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```Date::Manip::Calc(3)  User Contributed Perl Documentation Date::Manip::Calc(3)

NAME
Date::Manip::Calc - describes date calculations

SYNOPSIS
Two objects (both of which are either Date::Manip::Date or
Date::Manip::Delta objects) may be used to creates a third object based
on those	two.

\$delta  = \$date->calc(\$date2 [,\$subtract] [,\$mode]);

\$date2  = \$date->calc(\$delta [,\$subtract]);
\$date2  = \$delta->calc(\$date1	[,\$subtract]);

\$delta3 = \$delta1->calc(\$delta2 [,\$subtract] [,\$no_normalize]);

DESCRIPTION
This document describes the different types of calculations that	can be
done using dates	and deltas.  Date calculations are much	more
complicated than	they initially appear, so this document	is fairly
large.

The complication	in date	calculations is	due to the fact	that it	is
impossible to express some parts	of a delta as an exact length.	Some
examples	will illustrate	this:

As an example, let's take two dates and determine how much time elapsed
between them:

Nov 3	2016 11:00:00
Dec 5	2016 12:00:00

Elapsed time:	770 hours

There are several ways to describe the time that	elapsed.  The first
way is to give the difference exactly.  This is the exact delta.

An exact	delta is always	described in terms of hours, minutes, and
seconds.

The problem with	this is	that we	don't think in terms of	exact deltas.
We think	in terms which cannot be expressed exactly.

For example, most people	would look at those two	dates and think:

Perceived: 1 month, 2	days, 1	hour

But the two dates:

Feb 3	2016 11:00:00
Mar 5	2016 12:00:00

Elapsed time:	745 hours
Perceived: 1 month, 2	days, 1	hour

Some fields in a	delta do not have an exact length.  A year is usually
365 days	long, but sometimes it is 366.	A month	might be 28, 29, 30,
or 31 days long.

Perhaps the most	unexpected difficulty is that days are not of constant
length.	Most people would define a day as 24 hours, but	when you take
daylight	saving time into account that definition produces unexpected
results.	 The following calculation illustrates this:

Nov 5, 2011 02:30 EDT
+ 24 hour

Result: Nov 6, 2011 01:30 EST

This immediately	causes most people to redefine a day as	the amount of
time between the	same wall clock	time.  For example, the	amount of time
between noon one	day and	noon the next (regardless of daylight saving
time changes).

This definition doesn't work either.  For example:

Mar 12, 2011 02:30 EST
+ 1 day (same	time next day)

Result: Mar 13 02:30 EST

But that	date does not exist!  Neither does:

Result: Mar 13 02:30 EDT

An alternate calculation	could be:

Nov 5, 2011 01:30 EDT
+ 1 day (same	time next day)

Result: Nov 6, 01:30 EDT
Result: Nov 6, 01:30 EST

Both of those results exist.  Which result did you mean?	 The first one
is probably correct (since it is	24 hours later), but an	hour later,
you will	have the same clock time again.

So, the same time next day definition doesn't work at all for some
dates (during a 'spring forward'	type daylight saving time transition)
and is ambiguous	for others (during a 'fall back' type daylight saving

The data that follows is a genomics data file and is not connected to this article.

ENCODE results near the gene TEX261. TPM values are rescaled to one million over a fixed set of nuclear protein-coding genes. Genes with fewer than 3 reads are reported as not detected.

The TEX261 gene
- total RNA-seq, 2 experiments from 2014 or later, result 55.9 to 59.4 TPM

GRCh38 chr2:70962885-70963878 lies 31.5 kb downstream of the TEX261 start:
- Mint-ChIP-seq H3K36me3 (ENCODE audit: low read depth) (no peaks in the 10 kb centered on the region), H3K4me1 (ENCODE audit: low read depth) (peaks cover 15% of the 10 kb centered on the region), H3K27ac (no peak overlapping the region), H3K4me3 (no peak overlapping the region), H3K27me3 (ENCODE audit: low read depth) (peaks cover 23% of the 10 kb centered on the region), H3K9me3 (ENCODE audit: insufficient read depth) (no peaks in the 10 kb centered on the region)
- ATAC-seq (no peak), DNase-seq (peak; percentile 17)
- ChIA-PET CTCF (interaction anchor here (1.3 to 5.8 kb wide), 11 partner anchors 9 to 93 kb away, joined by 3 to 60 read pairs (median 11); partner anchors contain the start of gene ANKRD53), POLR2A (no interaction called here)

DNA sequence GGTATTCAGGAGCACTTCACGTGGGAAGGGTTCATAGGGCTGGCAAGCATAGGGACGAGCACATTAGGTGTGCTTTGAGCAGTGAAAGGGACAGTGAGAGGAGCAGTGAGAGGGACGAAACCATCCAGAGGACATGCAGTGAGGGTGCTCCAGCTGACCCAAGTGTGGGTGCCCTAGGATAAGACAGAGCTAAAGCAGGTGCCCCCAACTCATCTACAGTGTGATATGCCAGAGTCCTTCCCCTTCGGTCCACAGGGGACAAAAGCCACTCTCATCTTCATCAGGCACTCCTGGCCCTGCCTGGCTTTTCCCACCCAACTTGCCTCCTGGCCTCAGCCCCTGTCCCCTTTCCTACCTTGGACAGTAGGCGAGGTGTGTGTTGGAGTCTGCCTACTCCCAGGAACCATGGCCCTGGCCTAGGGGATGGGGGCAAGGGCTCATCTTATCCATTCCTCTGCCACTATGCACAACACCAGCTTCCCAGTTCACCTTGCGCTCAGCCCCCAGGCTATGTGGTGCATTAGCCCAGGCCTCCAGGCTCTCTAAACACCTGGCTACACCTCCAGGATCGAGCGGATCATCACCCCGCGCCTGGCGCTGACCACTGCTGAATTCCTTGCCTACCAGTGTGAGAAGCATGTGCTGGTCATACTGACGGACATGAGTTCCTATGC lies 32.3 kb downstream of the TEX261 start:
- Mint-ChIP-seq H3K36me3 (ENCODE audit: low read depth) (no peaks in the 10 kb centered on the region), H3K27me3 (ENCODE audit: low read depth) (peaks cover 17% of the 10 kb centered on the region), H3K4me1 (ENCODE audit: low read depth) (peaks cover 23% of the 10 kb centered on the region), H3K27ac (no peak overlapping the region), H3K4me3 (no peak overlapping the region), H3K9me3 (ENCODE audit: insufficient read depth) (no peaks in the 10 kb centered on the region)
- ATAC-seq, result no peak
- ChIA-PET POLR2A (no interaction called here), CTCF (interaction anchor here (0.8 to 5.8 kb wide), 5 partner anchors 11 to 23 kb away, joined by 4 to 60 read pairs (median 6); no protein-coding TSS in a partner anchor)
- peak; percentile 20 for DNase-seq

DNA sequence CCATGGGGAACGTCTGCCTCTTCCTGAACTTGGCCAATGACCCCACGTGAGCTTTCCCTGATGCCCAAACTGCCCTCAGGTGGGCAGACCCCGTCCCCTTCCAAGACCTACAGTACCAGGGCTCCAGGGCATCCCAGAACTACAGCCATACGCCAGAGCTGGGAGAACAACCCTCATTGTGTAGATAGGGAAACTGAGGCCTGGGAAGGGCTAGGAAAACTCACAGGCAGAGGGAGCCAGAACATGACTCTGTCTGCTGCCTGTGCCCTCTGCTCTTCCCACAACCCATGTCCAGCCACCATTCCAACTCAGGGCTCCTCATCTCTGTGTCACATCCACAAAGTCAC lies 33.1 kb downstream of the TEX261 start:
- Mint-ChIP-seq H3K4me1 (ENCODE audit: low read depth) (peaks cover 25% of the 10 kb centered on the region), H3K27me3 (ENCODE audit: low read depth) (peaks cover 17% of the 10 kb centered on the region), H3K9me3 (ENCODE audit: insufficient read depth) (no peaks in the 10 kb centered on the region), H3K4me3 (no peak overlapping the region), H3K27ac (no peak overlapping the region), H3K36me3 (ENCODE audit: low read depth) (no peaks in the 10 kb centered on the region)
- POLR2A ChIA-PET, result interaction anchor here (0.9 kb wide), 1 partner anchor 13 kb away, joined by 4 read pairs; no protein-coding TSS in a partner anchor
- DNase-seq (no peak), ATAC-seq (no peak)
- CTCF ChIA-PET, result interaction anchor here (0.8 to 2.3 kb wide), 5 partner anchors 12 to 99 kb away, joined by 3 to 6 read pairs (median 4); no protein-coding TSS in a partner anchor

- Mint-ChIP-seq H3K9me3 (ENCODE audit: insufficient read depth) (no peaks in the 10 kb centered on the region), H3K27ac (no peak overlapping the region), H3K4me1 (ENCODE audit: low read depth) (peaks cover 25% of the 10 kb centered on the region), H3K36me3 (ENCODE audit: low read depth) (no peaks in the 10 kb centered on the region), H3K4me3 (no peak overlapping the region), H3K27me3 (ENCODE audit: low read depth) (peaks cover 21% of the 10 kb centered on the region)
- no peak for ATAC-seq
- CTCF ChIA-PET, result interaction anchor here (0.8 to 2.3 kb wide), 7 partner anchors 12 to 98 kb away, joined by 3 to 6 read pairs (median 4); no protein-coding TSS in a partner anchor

time transition).

Calculations involving exact deltas are unambiguous in all cases.

A second	class of delta is called a semi-exact delta, and these add
days (and weeks)	to the delta, and treats days as a "same time next
day" at all times except	the two	cases where the	resulting date falls
in the period where a daylight saving time transition is	occurring.
Then it falls back to the 24 hour definition.

A final class of	delta is an approximate	delta which includes all of
the fields (years and months).  This allows Date::Manip to handle
deltas in a way that is consistent with how most	people perceive	the
elapsed time.  It should	be noted that there is some uncertaintly there
as not everyone's definition of how a delta is perceived	is the same,
but in general, they should be closer to	what most people think of.

TYPES OF CALCULATIONS
This document describes the different types of calculations.
Calculations involve two	types of Date::Manip objects: dates and
deltas. These are described in the Date::Manip::Date and
Date::Manip::Delta manuals respectively.

Two objects (two	dates, two deltas, or one of each) are used.  In all
cases, if a second object is not	passed in, undef is returned.

There are 3 types of calculations:

Date/Date calculations
A calculation involving 2 dates is used to determine	the amount of
time	(the delta) between them.

\$delta  =	\$date1->calc(\$date2 [,\$subtract] [,\$mode]);

Two dates can be worked with	and a delta will be produced which is
the amount of time between the two dates.

\$date1 and \$date2 are Date::Manip::Date objects with	valid dates.
The Date::Manip::Delta object returned is the amount	of time
between them. If \$subtract is not passed in (or is 0), the delta
produced is:

DELTA = DATE2 - DATE1

If \$subtract	is non-zero, the delta produced	is:

DELTA = DATE1 - DATE2

The \$subtract argument has special importance when doing
approximate calculations, and this is described below.

If either date is invalid, a	delta object will be returned which
has an error	associated with	it.

The \$mode argument describes	the type of delta that is produced and
is described	below in "MODE".

Date/Delta calculations
Date/delta calculations can be performed using either a
Date::Manip::Date or	Date::Manip::Delta object as the primary
object:

\$date2  =	\$date1->calc(\$delta [,\$subtract]);
\$date2  =	\$delta->calc(\$date1 [,\$subtract]);

A date and delta can	be combined to yield a date that is the	given
amount of time before or after it.

\$date1 and \$delta are Date::Manip::Date and Date::Manip::Delta
objects respectively. A new Date::Manip::Date object	is produced.
If either \$date1 or \$delta are invalid, the new date	object will
have	an error associated with it.

Both	of the calls above perform the same function and produce
exactly the same results.

If \$subtract	is not passed in, or is	0, the resulting date is
formed as:

DATE2 = DATE1 + DELTA

If \$subtract	is non-zero, the resulting date	is:

DATE2 = DATE1 - DELTA

The \$subtract argument has special importance when doing
approximate calculations, and this is described below in